For those of you who don't know, BTW, they are called "Tombstone roses" because they supposedly derive from cuttings taken from the world's largest rose, a massive plant dating back to the nineteenth-century that is a major tourist attraction in Tombstone, Arizona. It could be that our roses are simply the same subspecies as that famous specimen. But I like the idea of their coming from another century.
  • Current Music
    Madonna of the coffee stand

No Pun Intended

You know how people will make a pun and then state, "No pun intended"? Well, I've been thinking about the structure of that confession for a long time and have concluded that its usage is really, really interesting. The only way someone can claim that a pun wasn't intended is to recognize that it's there to begin with. In conversation, that recognition usually happens right away, before the speaker moves on to her or his next statement. In that context, the confession serves as a break in the flow of speech, a reminder that the speaker is reflecting on her or his words in the wake of their utterance. But it also seems to confirm that the self-reflexive moment lags behind the moment it comments upon. Because if the speaker were policing her or his statements in advance, the pun would presumably have failed to made the cut.

What are we to make, though, of the same confession in writing? Almost any piece of writing that is made public undergoes some editorial revision. If both the pun and the confession that it wasn't intended remain in the finished product, then, their presence testifies to a decision not to edit them out. Consider this passage from a Pitchfork feature on onetime teen idol Arch Hall Jr.:
Arch Sr. produced The Choppers in 1961 as a starring vehicle (no pun intended) for his 15-year-old son, who rides around in a beaut hot rod as the leader of a local gang that strips abandoned cars and befuddles the police.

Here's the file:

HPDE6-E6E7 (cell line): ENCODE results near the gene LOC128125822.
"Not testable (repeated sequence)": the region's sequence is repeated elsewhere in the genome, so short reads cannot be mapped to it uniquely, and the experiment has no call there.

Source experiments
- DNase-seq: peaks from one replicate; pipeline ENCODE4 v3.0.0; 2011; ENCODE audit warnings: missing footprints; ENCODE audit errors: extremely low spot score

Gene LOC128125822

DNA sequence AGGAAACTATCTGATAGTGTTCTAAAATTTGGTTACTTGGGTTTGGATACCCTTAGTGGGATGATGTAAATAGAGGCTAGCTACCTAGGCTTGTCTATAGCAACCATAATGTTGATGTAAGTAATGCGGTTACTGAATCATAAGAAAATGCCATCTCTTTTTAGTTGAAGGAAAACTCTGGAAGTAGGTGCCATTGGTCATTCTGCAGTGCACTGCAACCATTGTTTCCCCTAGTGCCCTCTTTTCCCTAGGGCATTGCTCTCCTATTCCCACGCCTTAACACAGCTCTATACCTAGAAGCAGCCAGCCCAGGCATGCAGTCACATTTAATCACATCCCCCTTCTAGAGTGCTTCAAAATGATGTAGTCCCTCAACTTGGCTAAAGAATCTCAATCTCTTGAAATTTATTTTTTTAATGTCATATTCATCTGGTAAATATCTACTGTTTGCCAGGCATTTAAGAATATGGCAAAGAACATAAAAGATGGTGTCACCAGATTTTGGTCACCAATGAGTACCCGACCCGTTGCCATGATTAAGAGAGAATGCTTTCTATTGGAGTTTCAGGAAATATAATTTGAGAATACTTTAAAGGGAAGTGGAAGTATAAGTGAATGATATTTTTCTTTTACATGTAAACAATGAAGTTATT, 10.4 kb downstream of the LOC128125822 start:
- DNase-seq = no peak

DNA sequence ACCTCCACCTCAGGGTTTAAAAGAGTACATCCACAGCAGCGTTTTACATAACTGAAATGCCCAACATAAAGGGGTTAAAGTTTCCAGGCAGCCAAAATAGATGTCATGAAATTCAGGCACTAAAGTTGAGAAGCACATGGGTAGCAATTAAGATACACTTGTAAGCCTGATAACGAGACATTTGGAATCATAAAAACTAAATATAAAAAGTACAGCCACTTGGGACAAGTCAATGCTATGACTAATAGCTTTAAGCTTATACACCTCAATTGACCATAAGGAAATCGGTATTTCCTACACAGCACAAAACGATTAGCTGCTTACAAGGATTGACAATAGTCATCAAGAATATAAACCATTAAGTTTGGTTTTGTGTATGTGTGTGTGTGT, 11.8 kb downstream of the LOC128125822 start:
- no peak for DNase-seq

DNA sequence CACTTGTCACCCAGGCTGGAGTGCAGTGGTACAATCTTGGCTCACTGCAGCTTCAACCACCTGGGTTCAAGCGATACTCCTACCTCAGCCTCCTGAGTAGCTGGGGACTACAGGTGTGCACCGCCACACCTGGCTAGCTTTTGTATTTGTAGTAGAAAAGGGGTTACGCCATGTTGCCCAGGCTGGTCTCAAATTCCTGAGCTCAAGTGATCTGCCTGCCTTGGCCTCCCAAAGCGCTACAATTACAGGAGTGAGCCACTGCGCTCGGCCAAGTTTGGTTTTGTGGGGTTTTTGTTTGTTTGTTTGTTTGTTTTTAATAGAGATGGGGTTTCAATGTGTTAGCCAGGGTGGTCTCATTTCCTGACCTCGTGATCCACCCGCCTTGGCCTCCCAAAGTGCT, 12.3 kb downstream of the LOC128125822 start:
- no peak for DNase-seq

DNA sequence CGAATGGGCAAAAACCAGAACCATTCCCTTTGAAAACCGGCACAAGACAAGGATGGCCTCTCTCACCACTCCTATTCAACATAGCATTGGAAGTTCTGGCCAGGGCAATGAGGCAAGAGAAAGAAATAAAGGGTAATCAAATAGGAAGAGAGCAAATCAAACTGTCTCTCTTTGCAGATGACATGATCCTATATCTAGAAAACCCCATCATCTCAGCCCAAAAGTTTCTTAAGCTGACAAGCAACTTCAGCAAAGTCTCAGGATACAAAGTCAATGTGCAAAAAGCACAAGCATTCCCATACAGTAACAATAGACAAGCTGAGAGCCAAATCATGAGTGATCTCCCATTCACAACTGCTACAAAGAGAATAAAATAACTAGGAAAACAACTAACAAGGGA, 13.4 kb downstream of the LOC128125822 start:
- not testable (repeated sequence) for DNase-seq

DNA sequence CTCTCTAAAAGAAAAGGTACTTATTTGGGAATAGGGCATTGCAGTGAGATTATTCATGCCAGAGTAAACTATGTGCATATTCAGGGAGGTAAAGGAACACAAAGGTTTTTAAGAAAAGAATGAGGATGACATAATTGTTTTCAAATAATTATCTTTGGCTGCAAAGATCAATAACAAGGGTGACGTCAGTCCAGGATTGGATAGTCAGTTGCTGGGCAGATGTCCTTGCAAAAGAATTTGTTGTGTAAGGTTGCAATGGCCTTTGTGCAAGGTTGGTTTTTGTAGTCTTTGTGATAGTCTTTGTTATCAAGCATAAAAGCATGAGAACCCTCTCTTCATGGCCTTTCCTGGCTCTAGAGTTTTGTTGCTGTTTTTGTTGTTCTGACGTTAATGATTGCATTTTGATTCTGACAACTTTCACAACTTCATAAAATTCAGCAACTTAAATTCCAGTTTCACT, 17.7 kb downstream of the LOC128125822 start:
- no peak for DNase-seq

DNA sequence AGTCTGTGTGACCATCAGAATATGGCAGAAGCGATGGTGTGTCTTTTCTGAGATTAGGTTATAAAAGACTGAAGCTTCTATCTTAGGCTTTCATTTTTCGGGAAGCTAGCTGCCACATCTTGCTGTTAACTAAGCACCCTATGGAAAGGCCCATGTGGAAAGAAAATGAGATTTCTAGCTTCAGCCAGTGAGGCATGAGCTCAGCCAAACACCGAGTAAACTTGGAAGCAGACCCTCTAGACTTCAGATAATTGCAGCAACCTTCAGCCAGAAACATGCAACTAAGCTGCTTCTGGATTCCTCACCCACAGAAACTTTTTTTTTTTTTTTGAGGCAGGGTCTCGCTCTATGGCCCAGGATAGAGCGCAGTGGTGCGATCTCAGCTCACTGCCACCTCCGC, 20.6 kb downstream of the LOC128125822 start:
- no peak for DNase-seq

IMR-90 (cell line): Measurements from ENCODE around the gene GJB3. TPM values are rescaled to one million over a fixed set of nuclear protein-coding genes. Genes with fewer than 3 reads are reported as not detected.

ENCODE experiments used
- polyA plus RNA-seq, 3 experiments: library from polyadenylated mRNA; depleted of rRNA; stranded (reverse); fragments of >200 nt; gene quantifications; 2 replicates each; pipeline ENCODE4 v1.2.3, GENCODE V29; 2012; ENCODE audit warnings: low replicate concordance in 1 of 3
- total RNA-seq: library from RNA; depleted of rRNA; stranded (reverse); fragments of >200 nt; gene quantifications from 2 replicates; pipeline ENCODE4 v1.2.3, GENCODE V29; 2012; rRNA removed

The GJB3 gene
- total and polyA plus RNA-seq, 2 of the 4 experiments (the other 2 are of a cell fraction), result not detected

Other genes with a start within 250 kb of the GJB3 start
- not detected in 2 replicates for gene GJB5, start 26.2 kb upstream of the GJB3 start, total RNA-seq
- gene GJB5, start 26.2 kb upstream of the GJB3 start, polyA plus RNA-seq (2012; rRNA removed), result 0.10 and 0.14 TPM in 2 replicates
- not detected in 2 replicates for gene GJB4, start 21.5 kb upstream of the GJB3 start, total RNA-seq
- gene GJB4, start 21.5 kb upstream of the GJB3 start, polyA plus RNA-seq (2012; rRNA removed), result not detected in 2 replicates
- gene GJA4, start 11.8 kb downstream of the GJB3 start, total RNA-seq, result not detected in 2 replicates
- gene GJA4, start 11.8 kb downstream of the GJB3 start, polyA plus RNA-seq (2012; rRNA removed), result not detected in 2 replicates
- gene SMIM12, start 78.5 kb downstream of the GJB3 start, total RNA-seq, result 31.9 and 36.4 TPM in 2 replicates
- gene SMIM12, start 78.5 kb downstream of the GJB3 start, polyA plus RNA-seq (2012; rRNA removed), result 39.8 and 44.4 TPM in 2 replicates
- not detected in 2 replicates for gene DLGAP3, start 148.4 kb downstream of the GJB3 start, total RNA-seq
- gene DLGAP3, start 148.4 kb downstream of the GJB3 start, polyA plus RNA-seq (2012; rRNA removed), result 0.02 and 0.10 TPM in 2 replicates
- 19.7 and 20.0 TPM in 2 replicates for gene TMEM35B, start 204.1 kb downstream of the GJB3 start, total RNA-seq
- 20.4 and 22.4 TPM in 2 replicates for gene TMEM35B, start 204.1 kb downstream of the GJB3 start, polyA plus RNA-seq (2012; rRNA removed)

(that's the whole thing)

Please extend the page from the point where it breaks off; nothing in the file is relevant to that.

I'm fairly certain that this piece received some editorial attention. Yet the confession stands, confusing our perception of intention in the process. For the decision not to edit the confession out has to be regarded as intentional. Indeed, the sort of intention that manifests itself in the editorial process tends to conform much better to the stereotype of the rational actor who deliberates prior to doing than does the sort of intention that manifests itself in the writing process. In short, the person who confesses in writing that there was "no pun intended" is also confessing a desire to make that confession, as well as the decision that follows from it.

I just returned from a music conference where the theme was "Guilty Pleasures." I hope to compose an entry on the experience later this week. For now, though, I want to suggest that puns seem to function as guilty pleasures. Why else would someone bother to make the confession that there was, "No pun intended"? Personally, I believe strongly that the puns we make are intended, even if they tend to slip out a side door of our minds instead of through the foyer of self-reflexive consciousness. Something is doing the intending and it's inside us whether we deny it or not. Whether we want to conflate that agency with the deliberative "I" who enters into legal contracts or not, it seems foolish to pretend that it's not there. Unless, that is, there's some ancillary benefit to making the confession of a lack of intention. As far as I know, though, instances where someone was punished for making an intentional pun have been rare. So why is there such a hurry to disavow our pun-making powers?
  • Current Music
    I Don't Want To See You - Camera Obscura - Underachievers Please Try Harder